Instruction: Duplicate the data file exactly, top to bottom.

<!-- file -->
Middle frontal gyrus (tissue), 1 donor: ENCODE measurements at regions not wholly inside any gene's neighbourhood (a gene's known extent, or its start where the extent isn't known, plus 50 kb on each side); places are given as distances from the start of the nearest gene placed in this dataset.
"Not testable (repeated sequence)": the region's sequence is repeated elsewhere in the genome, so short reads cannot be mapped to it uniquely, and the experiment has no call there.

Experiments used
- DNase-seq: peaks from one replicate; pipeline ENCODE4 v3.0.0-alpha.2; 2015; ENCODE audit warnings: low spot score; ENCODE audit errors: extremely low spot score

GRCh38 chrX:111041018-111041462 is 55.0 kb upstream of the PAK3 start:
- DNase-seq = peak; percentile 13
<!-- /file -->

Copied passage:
Middle frontal gyrus (tissue), 1 donor: ENCODE measurements at regions not wholly inside any gene's neighbourhood (a gene's known extent, or its start where the extent isn't known, plus 50 kb on each side); places are given as distances from the start of the nearest gene placed in this dataset.
"Not testable (repeated sequence)": the region's sequence is repeated elsewhere in the genome, so short reads cannot be mapped to it uniquely, and the experiment has no call there.

Experiments used
- DNase-seq: peaks from one replicate; pipeline ENCODE4 v3.0.0-alpha.2; 2015; ENCODE audit warnings: low spot score; ENCODE audit errors: extremely low spot score

GRCh38 chrX:111041018-111041462 is 55.0 kb upstream of the PAK3 start:
- DNase-seq = peak; percentile 13